Our group didn’t have any family names, but the senior couple came to baptize the husband’s brother. In the baptistry, I sat next to his wife and got to know a little bit about their story. Her husband was baptized over 60 years ago and was the only member of his family. He was at the temple to be baptized for his brother on the 1 year anniversary of his death. His wife was holding his hearing aids and told me he had to start wearing them 15 years ago after he was hit by 5 cars and broke every bone in his body. At 65 years old, they weren’t sure he would survive the injuries. Yesterday, at 80 years old, he walked in and out of the font to be baptized for his brother, later to be sealed to his parents.

Josh baptized the three of us for about 12 people each. Most of the women I stood for had very French names. When I do baptisms for other people, I sneak a peek at their birthdays and hometowns. I like to imagine the life they had based on this very limited information. I like to feel close to them and I want to know who they are and how they feel about me being baptized for them. What do we have in common? Would we have been friends? Will I meet them in the eternities? Did we know each other before we lived? Did they like ice cream? I only had a few seconds with each person, but these are exactly the things I thought while in the font.

After Josh finished performing the ordinance, I sat soaking wet and wrapped in fluffy warm towels as the temple workers confirmed me for the same women. The men struggled with my 13-letter last name and attempted the first confirmation six times. I tried hard not to giggle as the men bickered a little bit over my head (“no, you have to say the whole name!” “you said it wrong. say it like this.” “my hands weren’t on her head yet!” “that’s the deceased’s name, not hers!”).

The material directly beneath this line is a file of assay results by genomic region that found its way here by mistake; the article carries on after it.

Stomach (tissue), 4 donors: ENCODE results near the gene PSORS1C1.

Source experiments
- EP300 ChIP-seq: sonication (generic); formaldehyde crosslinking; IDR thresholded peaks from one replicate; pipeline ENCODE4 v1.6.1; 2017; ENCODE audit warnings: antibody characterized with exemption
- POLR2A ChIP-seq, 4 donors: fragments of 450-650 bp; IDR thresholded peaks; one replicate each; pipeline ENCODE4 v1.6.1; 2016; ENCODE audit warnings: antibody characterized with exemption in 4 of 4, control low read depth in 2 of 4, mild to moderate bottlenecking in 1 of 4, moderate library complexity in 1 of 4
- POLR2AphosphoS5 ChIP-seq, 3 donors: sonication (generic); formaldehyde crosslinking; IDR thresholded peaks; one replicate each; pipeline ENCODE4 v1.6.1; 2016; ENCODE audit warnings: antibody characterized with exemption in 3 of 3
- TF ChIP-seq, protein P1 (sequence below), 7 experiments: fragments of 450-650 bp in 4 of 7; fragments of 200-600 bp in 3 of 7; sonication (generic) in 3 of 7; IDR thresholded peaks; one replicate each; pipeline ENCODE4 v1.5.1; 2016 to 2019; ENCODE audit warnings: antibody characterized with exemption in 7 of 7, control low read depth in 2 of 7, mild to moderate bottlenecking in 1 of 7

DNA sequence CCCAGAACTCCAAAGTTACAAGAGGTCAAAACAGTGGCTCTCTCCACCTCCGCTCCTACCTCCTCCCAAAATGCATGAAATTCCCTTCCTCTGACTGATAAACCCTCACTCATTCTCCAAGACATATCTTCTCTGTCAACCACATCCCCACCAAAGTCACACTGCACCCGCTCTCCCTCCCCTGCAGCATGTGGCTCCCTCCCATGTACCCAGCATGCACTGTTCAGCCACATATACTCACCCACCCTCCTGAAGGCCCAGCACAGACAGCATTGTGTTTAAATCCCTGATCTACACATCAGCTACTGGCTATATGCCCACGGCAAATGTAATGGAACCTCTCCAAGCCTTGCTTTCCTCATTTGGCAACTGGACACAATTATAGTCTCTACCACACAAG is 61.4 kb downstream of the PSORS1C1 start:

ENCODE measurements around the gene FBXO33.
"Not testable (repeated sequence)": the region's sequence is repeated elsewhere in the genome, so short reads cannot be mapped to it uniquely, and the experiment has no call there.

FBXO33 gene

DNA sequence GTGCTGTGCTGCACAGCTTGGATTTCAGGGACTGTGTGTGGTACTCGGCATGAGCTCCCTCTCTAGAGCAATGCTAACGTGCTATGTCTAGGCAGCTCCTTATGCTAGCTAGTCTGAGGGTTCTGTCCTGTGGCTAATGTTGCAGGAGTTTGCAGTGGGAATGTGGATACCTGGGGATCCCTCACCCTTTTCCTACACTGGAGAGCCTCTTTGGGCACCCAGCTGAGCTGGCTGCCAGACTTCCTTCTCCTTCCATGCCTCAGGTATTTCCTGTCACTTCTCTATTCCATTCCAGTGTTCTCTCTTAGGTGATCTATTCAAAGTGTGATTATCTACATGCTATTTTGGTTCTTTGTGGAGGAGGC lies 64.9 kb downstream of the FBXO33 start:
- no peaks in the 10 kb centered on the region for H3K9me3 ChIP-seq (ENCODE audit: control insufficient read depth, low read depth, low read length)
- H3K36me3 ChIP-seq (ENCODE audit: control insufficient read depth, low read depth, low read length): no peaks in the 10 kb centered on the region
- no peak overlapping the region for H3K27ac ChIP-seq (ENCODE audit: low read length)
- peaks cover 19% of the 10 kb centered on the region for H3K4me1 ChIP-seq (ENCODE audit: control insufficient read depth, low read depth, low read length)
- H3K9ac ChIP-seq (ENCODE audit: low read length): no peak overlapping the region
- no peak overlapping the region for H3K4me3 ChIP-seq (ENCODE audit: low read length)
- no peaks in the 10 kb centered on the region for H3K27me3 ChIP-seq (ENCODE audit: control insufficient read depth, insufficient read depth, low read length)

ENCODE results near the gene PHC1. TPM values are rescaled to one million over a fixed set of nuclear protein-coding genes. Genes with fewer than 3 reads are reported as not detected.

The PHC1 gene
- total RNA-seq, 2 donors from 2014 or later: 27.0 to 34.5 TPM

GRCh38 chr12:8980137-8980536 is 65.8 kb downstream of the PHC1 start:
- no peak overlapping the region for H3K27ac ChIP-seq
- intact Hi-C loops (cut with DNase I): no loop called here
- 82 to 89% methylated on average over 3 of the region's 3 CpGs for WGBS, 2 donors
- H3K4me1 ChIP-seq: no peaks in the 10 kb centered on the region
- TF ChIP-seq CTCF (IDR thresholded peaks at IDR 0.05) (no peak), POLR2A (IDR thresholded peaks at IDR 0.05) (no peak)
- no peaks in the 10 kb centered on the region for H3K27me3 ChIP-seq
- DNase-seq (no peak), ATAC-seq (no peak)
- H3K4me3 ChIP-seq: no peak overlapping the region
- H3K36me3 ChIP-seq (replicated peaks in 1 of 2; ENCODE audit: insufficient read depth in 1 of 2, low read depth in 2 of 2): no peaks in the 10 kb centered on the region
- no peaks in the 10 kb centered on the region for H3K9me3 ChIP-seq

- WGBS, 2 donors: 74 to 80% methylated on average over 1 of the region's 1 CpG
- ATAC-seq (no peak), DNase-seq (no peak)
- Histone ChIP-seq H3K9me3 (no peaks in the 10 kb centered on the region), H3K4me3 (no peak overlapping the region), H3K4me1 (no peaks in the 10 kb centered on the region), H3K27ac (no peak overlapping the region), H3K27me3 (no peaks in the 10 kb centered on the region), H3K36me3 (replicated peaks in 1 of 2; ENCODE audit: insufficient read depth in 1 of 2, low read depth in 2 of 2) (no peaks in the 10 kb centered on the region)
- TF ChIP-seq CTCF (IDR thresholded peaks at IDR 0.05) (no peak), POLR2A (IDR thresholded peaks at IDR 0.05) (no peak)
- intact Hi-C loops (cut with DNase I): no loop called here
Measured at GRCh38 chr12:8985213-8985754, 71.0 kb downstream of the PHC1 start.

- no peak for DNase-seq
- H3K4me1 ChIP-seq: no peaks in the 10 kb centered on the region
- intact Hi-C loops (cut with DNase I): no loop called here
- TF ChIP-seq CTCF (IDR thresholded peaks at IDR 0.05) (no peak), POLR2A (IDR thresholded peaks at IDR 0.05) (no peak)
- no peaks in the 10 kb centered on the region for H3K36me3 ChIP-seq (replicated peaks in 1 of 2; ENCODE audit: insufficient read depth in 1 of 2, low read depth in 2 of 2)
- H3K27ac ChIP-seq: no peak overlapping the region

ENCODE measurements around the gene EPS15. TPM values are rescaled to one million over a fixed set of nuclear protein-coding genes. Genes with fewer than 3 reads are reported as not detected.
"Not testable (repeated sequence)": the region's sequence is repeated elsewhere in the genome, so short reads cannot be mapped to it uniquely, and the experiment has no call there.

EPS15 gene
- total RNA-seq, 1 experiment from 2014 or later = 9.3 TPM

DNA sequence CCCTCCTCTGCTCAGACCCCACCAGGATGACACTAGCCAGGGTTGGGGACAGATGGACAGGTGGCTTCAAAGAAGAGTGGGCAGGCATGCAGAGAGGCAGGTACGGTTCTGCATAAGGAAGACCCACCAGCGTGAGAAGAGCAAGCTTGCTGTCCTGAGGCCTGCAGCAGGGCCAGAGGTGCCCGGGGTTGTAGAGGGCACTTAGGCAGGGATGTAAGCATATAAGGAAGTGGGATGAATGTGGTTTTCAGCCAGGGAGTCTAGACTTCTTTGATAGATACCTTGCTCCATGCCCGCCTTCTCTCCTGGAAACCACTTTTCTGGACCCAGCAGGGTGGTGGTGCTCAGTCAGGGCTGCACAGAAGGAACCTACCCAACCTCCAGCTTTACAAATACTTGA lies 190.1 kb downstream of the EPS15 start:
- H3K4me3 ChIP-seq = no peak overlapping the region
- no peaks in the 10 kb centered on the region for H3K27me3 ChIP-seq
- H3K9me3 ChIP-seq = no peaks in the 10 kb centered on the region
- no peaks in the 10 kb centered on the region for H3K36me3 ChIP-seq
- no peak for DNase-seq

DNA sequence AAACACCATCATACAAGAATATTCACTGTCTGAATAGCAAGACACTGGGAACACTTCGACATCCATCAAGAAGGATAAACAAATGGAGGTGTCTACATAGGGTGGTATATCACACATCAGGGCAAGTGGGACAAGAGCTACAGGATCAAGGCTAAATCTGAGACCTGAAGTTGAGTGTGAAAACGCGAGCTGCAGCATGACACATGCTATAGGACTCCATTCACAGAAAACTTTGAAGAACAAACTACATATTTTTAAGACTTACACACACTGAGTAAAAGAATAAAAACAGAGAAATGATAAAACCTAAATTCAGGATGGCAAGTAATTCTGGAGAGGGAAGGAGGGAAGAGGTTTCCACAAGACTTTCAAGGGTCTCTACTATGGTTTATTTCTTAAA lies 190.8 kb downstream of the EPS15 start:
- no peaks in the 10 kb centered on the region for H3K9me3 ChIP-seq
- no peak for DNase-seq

It reminded me of the time an ordinance worker pronounced me dead in the baptismal font.

“Sister LadyMo, who is dead…”

“Woah! No, I’m not!”

The men who were confirming me finally got the hang of my name. I love baptisms and I especially love confirmations. This might sound weird, but I love the feeling of hands on my head. Confirmations, blessings, conning people into scratching my head. There is a peaceful connectedness when you put your hands on someone’s head.

As we left the temple and back out into the 65 degree January sunshine, Kyrsten practically skipped out the door saying, “I feel so invigorated!”

I love going to the temple. I’ve had powerful experiences so far: profound, peaceful, personal, and I always leave knowing and loving the people I’m there with better than I did before. For a super cheesy analogy, I feel like Kyrsten skipping out of the temple with the Spirit holding my hand, skipping right along with me.

And then we went to jump on trampolines, but that’s another post.

So much love,

The LadyMo

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One response »

  1. I am excited about having a temple in KC, but you are right in that there is something very special about the temple TRIP. I really like going to St. Louis. My uncle and cousins did the stain glass for that temple so it is special to me.